In a groundbreaking new trial, St Vincent’s Hospital in Melbourne will be treating terminal patients with magic mushrooms in an attempt to ease their anxiety about death.
A synthetic version of psilocybin, the psychoactive ingredient in mushrooms, will be administered to patients in a single, large dose.
The psychoactive ingredient in magic mushrooms can cause a reaction in the brain, altering the dying patient’s outlook on death and alleviating their anxiety.
The decision has come off the back of St Vincent’s Hospital finding that three in ten terminally ill patients will experience severe distress in their final months. 30 patients will be treated with the drug in April this year, in the hopes that their depression and anxiety will be alleviated.
In late 2016, researchers at John Hopkins University in the US found that terminally ill cancer patients found “significant decreases in depressed mood and anxiety” after being administered a large, single dose of the synthetic psilocybin.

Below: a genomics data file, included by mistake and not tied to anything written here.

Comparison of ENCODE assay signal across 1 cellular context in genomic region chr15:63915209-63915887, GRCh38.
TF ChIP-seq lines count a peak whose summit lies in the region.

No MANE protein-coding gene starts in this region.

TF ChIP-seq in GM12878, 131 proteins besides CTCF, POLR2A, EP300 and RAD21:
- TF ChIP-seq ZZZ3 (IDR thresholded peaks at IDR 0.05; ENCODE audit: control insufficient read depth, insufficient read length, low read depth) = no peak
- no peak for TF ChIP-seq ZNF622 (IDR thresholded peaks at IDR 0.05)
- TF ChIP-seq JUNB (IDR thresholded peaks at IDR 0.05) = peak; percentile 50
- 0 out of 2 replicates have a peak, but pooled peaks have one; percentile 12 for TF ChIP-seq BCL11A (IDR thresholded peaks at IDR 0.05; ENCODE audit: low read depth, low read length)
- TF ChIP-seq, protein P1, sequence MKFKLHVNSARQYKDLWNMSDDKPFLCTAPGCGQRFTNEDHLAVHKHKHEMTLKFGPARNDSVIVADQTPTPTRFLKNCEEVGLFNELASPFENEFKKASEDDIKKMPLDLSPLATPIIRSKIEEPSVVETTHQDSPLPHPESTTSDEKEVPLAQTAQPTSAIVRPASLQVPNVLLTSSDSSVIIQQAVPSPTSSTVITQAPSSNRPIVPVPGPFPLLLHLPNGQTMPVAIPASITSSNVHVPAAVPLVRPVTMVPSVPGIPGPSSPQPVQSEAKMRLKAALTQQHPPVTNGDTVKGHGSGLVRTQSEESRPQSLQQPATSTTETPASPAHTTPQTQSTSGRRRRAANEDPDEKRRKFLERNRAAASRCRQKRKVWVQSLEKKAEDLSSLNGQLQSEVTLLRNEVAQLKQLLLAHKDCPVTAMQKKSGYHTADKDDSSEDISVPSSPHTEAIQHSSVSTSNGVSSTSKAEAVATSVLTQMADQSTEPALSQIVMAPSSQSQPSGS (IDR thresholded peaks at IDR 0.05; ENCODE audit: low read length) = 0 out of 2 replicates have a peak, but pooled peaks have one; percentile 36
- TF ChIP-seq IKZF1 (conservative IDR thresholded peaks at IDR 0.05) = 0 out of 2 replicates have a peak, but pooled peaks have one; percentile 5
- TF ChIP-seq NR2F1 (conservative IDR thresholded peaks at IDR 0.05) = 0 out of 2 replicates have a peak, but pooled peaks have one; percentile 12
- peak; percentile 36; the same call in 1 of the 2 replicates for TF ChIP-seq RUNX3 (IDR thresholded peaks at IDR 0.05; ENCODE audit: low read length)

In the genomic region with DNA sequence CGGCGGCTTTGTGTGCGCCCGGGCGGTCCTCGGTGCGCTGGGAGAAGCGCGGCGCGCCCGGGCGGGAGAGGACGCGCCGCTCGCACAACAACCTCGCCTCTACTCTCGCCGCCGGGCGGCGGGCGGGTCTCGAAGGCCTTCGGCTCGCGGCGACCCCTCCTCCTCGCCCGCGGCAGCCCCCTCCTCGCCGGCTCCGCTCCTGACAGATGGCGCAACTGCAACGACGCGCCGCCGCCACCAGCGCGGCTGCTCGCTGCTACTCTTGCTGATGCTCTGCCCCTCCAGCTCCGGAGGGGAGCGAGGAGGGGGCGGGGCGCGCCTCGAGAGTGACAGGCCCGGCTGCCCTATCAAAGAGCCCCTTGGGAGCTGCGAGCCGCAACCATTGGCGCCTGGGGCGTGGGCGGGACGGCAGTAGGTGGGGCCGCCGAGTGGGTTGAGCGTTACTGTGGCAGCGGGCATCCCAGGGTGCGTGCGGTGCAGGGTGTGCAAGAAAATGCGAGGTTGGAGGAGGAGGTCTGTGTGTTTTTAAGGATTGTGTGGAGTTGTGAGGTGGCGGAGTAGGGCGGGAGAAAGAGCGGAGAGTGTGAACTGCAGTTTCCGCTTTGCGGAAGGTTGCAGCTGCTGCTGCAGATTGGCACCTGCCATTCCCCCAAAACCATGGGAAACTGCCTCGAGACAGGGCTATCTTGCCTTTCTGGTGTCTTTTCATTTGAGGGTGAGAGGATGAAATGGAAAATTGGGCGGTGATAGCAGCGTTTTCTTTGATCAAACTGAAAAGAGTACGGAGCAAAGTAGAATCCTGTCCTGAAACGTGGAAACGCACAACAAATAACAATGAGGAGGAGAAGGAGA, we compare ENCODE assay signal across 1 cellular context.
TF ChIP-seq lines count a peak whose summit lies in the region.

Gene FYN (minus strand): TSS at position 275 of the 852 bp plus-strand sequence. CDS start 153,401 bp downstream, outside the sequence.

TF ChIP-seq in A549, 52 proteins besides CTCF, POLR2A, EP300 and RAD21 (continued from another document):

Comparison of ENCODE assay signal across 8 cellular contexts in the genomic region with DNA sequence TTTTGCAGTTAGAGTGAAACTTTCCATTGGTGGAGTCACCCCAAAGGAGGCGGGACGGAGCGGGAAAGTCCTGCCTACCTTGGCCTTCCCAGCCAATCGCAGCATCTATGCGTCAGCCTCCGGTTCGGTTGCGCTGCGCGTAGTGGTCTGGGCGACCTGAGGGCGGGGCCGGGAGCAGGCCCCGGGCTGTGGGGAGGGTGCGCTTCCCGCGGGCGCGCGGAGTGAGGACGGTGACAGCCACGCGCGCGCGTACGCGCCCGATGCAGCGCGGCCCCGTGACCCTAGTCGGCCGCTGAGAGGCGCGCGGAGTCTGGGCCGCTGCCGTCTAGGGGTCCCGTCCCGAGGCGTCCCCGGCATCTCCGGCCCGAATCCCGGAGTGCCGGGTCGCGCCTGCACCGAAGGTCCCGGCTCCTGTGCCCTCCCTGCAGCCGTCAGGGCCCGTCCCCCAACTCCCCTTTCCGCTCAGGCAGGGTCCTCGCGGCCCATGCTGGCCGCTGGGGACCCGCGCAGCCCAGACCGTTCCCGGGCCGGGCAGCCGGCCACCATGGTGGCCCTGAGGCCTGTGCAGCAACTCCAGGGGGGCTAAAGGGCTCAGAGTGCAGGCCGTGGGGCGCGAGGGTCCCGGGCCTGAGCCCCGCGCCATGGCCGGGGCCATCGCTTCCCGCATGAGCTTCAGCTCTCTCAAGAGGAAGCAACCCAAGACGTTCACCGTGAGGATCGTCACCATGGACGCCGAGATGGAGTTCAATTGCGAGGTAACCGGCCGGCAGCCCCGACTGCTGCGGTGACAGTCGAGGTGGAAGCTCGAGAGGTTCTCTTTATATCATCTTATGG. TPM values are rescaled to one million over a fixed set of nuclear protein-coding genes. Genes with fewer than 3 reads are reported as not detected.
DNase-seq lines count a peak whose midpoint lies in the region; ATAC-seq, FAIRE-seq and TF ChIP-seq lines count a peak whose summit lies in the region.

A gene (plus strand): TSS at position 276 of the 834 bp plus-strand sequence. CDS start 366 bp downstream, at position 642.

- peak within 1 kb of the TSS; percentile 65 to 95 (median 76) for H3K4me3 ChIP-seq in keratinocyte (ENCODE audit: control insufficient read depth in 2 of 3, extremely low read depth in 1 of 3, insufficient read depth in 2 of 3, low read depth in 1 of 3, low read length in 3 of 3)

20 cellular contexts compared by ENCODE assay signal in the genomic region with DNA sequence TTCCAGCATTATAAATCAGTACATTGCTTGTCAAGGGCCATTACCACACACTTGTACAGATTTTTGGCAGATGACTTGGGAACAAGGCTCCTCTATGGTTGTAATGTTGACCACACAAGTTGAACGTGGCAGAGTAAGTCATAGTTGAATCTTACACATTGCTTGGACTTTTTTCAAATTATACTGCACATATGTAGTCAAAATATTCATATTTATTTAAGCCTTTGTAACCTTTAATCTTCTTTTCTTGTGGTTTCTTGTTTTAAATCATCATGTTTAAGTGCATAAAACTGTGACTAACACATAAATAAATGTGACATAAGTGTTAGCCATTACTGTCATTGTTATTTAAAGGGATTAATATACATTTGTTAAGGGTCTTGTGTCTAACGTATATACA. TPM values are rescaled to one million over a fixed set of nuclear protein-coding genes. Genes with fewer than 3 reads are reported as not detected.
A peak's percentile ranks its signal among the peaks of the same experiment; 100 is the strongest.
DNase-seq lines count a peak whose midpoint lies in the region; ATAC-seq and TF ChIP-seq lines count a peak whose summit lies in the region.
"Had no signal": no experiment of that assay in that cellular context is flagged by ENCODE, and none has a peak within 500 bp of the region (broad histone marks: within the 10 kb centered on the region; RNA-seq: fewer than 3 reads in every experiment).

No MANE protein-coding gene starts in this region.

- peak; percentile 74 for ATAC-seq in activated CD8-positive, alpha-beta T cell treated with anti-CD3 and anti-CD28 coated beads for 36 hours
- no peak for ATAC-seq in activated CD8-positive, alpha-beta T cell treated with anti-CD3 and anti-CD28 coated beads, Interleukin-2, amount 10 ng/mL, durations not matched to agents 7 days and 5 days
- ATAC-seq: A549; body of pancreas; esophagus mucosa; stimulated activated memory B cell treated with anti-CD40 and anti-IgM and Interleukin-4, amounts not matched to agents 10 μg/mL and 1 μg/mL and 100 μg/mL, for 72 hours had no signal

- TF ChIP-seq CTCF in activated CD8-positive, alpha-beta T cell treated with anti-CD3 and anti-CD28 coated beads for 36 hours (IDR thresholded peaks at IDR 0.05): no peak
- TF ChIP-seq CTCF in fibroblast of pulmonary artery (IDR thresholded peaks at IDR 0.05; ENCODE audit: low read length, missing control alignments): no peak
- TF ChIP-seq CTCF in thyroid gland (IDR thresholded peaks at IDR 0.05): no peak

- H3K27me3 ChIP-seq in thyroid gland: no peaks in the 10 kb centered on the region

Of the 51 patients in the trial, 80% presented significant drops in anxiety and depression, and about 60% presented within the normal range. Further, a majority of patients reported significant increases in quality of life and wellbeing. 67% of participants even reported it as being one of their top five most significant life events.
We should note here that the studies and administration of the drug was under strict supervision and monitoring. Neither John Hopkins University nor St Vincent’s Hospital recommends using the drug outside of these settings.